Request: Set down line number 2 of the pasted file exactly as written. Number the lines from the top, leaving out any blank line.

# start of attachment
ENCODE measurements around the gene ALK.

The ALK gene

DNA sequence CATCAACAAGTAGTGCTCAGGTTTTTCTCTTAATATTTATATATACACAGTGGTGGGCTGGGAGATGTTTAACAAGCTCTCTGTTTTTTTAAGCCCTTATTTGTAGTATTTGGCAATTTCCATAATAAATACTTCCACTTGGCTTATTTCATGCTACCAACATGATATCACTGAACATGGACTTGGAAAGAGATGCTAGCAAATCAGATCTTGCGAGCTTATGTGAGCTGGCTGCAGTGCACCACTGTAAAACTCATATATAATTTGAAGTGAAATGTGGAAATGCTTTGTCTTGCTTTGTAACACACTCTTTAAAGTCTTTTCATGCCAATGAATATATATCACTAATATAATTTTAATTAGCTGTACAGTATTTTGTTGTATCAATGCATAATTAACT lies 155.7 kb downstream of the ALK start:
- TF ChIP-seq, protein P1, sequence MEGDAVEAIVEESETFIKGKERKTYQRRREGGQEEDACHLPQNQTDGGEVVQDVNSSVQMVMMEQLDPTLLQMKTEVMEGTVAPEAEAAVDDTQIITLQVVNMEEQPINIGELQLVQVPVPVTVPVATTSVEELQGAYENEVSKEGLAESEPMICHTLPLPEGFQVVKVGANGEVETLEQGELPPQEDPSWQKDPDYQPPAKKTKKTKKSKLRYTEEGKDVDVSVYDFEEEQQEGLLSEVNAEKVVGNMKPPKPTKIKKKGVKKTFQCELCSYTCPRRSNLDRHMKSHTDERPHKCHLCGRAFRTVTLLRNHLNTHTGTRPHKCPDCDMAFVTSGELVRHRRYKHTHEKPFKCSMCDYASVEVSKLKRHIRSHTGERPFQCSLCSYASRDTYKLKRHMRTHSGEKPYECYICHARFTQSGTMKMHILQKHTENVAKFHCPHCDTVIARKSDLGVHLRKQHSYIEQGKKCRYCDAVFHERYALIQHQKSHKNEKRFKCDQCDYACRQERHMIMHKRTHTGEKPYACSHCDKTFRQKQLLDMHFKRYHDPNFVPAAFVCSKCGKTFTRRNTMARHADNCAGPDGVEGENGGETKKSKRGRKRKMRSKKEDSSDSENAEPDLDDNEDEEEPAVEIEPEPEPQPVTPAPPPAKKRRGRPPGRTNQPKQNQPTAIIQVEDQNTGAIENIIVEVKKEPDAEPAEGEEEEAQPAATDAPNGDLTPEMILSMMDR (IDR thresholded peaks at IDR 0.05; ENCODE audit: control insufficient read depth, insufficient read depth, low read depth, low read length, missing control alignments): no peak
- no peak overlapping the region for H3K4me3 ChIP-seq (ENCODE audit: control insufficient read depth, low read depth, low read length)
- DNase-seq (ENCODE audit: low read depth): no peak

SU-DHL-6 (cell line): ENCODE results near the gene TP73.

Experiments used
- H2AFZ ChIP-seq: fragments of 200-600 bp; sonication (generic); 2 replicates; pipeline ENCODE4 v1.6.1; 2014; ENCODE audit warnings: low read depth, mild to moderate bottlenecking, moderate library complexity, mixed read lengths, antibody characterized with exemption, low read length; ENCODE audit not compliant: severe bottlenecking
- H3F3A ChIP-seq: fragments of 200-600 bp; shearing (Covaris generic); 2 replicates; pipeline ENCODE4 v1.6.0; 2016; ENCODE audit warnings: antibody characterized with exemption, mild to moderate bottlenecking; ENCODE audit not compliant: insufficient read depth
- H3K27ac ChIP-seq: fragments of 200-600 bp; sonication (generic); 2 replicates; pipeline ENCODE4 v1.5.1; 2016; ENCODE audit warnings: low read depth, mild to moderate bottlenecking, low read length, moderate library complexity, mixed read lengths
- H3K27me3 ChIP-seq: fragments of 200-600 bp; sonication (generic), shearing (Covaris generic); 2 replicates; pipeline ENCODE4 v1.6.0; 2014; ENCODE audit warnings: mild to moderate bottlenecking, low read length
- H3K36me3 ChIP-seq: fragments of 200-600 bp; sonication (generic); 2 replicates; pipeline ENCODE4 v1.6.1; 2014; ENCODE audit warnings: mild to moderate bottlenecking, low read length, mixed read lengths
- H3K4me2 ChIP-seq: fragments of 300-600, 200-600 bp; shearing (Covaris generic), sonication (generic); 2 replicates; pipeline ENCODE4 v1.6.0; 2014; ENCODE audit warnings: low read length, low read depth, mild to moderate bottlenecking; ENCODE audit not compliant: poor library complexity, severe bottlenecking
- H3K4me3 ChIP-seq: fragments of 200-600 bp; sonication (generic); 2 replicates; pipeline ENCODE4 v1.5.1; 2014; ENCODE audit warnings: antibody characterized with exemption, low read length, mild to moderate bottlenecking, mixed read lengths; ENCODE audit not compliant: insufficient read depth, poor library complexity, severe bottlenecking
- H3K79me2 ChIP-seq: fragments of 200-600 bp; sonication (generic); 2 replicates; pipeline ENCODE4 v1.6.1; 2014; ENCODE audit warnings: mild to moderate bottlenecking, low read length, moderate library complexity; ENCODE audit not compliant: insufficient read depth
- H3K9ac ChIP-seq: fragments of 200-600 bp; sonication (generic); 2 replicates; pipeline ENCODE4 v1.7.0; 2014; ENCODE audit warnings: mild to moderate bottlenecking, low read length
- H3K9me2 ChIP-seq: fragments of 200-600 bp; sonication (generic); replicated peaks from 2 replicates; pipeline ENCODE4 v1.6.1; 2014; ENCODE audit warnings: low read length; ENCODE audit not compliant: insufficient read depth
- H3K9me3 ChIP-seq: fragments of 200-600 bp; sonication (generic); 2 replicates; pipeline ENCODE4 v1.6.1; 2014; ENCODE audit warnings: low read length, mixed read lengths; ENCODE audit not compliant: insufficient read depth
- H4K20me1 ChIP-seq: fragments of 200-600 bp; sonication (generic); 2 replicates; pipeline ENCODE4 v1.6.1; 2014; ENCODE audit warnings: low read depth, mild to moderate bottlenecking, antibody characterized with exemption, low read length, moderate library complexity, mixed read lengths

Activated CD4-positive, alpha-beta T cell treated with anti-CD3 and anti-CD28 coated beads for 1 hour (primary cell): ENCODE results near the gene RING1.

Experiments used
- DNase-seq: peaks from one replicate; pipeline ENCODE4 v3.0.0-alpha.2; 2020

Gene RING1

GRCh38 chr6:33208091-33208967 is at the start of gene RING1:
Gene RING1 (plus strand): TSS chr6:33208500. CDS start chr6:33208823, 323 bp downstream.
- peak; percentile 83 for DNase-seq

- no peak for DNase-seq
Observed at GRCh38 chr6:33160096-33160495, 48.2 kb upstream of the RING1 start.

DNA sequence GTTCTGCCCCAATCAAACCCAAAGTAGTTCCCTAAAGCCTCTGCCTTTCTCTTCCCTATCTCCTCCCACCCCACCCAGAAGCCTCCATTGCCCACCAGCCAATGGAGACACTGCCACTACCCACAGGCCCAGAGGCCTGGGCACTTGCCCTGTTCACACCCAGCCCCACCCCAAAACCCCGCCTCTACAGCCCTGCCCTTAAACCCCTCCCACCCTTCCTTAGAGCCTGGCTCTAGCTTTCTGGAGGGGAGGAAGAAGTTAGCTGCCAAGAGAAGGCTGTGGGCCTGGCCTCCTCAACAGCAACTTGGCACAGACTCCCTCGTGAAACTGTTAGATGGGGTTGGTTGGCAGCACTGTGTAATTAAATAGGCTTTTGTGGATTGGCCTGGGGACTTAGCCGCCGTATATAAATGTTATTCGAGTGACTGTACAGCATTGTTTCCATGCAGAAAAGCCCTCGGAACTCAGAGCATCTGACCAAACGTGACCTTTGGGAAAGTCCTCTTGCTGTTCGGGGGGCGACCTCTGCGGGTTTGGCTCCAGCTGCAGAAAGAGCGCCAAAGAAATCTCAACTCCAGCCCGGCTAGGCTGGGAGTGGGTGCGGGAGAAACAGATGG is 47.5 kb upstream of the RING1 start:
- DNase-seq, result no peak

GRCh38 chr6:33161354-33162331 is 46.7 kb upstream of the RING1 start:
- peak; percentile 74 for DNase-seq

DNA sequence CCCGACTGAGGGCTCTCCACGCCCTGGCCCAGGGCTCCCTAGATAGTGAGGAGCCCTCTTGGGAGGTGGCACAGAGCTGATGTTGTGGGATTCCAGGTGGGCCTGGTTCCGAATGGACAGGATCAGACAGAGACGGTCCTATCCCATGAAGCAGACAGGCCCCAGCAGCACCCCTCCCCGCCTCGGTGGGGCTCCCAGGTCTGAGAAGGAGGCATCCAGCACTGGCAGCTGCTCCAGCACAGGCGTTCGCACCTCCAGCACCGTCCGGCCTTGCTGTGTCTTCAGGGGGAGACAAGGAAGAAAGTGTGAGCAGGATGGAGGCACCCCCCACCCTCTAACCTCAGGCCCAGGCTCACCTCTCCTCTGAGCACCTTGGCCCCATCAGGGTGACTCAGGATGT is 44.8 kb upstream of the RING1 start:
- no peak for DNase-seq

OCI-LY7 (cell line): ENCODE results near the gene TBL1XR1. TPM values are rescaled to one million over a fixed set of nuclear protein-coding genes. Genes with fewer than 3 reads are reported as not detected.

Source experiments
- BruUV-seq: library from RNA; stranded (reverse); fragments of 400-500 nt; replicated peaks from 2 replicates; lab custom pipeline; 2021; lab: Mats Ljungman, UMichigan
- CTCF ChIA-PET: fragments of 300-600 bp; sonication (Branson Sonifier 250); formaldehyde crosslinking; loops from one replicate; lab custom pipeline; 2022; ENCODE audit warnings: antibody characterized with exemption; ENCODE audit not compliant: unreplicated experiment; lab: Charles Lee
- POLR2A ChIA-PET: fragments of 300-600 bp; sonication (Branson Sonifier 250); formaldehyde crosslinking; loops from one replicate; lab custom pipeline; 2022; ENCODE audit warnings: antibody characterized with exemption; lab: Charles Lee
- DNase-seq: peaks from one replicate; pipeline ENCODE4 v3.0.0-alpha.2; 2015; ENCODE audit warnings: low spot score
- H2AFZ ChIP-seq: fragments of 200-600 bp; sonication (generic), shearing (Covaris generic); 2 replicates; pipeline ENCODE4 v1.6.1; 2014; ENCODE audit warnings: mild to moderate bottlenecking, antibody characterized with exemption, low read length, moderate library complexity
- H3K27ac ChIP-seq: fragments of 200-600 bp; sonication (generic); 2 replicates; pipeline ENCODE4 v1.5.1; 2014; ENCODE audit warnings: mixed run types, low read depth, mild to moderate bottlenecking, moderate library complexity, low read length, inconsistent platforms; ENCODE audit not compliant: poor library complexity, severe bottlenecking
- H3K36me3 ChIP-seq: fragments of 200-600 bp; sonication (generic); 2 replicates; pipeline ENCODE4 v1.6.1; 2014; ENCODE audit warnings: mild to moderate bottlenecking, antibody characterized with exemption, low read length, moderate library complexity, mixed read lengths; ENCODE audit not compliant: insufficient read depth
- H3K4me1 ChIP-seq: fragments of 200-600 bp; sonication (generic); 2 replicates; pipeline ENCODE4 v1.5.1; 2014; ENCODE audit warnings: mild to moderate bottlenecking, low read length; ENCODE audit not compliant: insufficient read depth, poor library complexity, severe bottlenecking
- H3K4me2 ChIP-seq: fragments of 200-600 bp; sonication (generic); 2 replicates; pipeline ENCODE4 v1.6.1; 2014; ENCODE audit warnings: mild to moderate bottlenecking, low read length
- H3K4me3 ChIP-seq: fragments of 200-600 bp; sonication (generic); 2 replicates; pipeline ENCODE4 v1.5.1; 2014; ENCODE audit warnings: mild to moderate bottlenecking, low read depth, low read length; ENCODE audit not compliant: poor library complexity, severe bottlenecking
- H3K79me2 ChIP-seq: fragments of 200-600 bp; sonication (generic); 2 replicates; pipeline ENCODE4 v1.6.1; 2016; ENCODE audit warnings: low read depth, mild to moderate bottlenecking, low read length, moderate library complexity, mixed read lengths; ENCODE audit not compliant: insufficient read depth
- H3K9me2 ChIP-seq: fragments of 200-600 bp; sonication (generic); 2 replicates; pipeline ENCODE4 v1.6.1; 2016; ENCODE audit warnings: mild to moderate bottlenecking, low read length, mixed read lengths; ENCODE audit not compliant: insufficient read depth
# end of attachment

The ALK gene